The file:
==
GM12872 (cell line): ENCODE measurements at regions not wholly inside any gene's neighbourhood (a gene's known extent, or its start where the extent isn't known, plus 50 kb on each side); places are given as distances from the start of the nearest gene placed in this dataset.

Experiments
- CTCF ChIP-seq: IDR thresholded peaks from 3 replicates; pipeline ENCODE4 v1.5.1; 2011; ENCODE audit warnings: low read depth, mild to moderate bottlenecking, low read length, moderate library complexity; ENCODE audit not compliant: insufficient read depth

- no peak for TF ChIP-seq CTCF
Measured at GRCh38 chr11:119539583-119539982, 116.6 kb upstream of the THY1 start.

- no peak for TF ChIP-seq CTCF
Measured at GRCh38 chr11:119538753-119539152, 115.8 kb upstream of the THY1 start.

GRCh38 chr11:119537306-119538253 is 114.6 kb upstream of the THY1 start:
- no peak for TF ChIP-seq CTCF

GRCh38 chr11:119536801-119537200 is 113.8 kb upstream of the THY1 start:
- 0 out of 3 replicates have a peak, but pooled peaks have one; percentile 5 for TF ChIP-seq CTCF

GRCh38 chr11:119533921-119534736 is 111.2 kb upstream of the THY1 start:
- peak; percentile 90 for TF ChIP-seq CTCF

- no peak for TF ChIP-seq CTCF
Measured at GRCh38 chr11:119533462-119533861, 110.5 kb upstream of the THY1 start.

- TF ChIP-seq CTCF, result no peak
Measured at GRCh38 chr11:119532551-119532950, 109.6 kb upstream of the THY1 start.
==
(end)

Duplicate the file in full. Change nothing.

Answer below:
GM12872 (cell line): ENCODE measurements at regions not wholly inside any gene's neighbourhood (a gene's known extent, or its start where the extent isn't known, plus 50 kb on each side); places are given as distances from the start of the nearest gene placed in this dataset.

Experiments
- CTCF ChIP-seq: IDR thresholded peaks from 3 replicates; pipeline ENCODE4 v1.5.1; 2011; ENCODE audit warnings: low read depth, mild to moderate bottlenecking, low read length, moderate library complexity; ENCODE audit not compliant: insufficient read depth

- no peak for TF ChIP-seq CTCF
Measured at GRCh38 chr11:119539583-119539982, 116.6 kb upstream of the THY1 start.

- no peak for TF ChIP-seq CTCF
Measured at GRCh38 chr11:119538753-119539152, 115.8 kb upstream of the THY1 start.

GRCh38 chr11:119537306-119538253 is 114.6 kb upstream of the THY1 start:
- no peak for TF ChIP-seq CTCF

GRCh38 chr11:119536801-119537200 is 113.8 kb upstream of the THY1 start:
- 0 out of 3 replicates have a peak, but pooled peaks have one; percentile 5 for TF ChIP-seq CTCF

GRCh38 chr11:119533921-119534736 is 111.2 kb upstream of the THY1 start:
- peak; percentile 90 for TF ChIP-seq CTCF

- no peak for TF ChIP-seq CTCF
Measured at GRCh38 chr11:119533462-119533861, 110.5 kb upstream of the THY1 start.

- TF ChIP-seq CTCF, result no peak
Measured at GRCh38 chr11:119532551-119532950, 109.6 kb upstream of the THY1 start.